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Ron Rizzo

Ol' Lancer:

I've been a fan of the Holmes-Watson duo for nearly a century (LOL), and your dad's right, Basil Rathbone and Nigel Bruce were the perfect pair. But I then obtained the BBC series with Jeremy Brett, and was mightily impressed at their faithfulness to Doyle's version. Looking forward to the movie now.

BTW, your winter picture from last year (taken down the street at 10 in the ayem) graces my desktop to remind me why I live in Florida.


"I’m also dreading one more thing.

Rachel McAdams in a corset, garter belt, and thigh highs."

I can guess why. It would cause you to break the Ninth Commandment.


I'm off to see it this evening, Lance. As a big Holmes fan...on a one day layover in London a few years back, I insisted on seeing 221B above any other landmark...I, too, anticipate this with some dread.

I'm torn between my favourite Holmes. Rathbone had the patrician know-it-all quality slightly better than Brett, but undoubtedly, Brett brought to the role an animalistic quality. Brett's Holmes could not have been anything but a detective, whereas Rathbone could easily have been a violinist, a dockworker, an actor.

I suspect some of this has to do with the cultural environment: Rathbone had to portray an almost-Superman Holmes because of the war, where Brett had the luxury of focusing on Holmes the enigma.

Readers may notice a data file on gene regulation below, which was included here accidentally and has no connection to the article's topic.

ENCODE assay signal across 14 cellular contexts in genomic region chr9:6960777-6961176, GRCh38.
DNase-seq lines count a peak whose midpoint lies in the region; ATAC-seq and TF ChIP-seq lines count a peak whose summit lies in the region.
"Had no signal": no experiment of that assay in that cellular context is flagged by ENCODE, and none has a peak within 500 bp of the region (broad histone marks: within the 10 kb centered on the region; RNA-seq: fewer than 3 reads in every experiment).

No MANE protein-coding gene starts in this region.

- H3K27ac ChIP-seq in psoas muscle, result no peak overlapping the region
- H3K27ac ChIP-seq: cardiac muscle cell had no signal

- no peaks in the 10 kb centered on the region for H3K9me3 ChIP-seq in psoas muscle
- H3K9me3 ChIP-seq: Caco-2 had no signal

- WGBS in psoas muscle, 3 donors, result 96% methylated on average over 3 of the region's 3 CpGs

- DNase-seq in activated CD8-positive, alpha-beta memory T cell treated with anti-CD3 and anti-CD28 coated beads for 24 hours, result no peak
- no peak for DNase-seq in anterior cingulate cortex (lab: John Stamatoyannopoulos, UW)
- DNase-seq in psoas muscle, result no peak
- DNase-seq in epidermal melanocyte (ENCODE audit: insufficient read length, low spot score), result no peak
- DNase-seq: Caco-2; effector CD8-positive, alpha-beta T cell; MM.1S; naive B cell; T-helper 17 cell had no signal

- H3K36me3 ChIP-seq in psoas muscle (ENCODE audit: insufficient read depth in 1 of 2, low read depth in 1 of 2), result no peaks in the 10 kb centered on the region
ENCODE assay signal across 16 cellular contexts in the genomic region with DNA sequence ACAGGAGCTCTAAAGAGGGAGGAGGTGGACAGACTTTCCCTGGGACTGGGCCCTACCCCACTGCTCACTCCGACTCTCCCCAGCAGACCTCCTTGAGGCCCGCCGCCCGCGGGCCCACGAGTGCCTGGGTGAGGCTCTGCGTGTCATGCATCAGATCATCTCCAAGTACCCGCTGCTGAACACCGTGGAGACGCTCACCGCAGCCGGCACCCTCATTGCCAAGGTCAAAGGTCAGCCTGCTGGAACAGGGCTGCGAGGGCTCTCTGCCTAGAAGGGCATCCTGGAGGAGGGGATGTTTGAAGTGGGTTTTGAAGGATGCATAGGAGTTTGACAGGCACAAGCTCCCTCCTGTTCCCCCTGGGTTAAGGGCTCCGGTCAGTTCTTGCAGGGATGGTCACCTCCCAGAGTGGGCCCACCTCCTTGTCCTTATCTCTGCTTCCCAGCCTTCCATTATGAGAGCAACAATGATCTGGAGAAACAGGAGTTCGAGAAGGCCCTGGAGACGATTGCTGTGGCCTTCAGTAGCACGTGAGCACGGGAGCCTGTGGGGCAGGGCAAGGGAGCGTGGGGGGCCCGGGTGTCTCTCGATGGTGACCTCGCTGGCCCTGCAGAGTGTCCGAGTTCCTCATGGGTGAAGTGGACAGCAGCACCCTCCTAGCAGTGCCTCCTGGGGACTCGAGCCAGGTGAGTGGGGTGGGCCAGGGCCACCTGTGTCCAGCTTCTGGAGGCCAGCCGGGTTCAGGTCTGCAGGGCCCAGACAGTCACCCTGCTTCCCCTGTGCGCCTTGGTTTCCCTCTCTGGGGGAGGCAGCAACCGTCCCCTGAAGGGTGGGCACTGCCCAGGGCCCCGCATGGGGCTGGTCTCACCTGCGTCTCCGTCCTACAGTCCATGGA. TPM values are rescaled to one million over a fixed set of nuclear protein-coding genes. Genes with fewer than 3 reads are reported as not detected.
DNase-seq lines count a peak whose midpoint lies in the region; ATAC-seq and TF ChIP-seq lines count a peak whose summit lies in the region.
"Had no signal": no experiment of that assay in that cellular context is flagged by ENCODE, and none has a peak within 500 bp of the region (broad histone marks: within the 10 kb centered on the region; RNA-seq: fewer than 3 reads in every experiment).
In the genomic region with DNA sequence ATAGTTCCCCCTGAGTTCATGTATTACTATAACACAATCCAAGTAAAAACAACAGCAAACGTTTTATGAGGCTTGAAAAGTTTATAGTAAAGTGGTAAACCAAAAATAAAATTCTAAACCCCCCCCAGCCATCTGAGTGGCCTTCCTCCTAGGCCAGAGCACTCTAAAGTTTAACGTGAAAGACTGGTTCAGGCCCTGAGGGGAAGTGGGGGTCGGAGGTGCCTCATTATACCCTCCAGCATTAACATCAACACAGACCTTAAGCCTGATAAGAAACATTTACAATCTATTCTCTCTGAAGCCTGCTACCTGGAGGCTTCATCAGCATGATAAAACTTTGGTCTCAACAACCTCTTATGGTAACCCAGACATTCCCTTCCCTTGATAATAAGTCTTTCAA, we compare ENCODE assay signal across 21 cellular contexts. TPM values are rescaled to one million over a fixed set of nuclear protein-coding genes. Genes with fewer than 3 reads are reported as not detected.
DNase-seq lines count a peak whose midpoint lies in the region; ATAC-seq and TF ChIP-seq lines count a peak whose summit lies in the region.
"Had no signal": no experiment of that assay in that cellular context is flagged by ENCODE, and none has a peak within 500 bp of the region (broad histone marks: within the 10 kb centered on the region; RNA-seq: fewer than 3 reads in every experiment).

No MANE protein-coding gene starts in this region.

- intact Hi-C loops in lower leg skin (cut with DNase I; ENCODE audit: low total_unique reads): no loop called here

Holmes in Khartoum


I remember from somewhere an interview in which Brett told [or perhaps recounted being told] the secret of playing Holmes: Most actors, he said, look for ways to reveal Holmes' inner workings--his secret desires, his unspoken longings, the childhood trauma that made him who and what he is. The trick is to understand that he doesn't have any. There's nothing inside. That's cold, but it sounds right to me: Like Hammett's Spade, we can know Holmes only from the outside in.

I think that's where the expansion of 'The Adventure of Charles Augustus Milverton' into the Brett story 'The Master Blackmailer' erred. It's not that invented elements in the plot arc of his [ahem] dysfunctional engagement to the housemaid are, strictly speaking, noncanonical. It's that they represent a rare [for that series] and unsuccessful attempt to get inside Holmes's head.


Who shows up in the very first story.

Well, the very first short story. Both A Study in Scarlet and The Sign of the Four predated "A Scandal in Bohemia."

(I love the smell of pointless pedantry in the morning.)


I enjoyed it, as a film I wanted to see on a big screen rather than at home. Two things. Downey should not have been cast in what will hopefully be a new franchise. I like the franchise idea, because it will hopefully lead new generations to discover the literature. The role should have gone to a Brit. End of story. But what makes it worse is that Downey is continuing as Tony Stark in Iron Man. I hate having the same actor in both.

Secondly: a stupid piece of dialogue given to Mary. Upon meeting Holmes she says something like, 'I've gotten a bunch of detective novels, Wilke Collins, Poe.' The idea of "detective novels" had certainly not yet codified in the 1880s, even though Poe had published "Murders in the Rue Morgue." It just wasn't a genre yet. Really took me out of the story for a minute.

Tim S.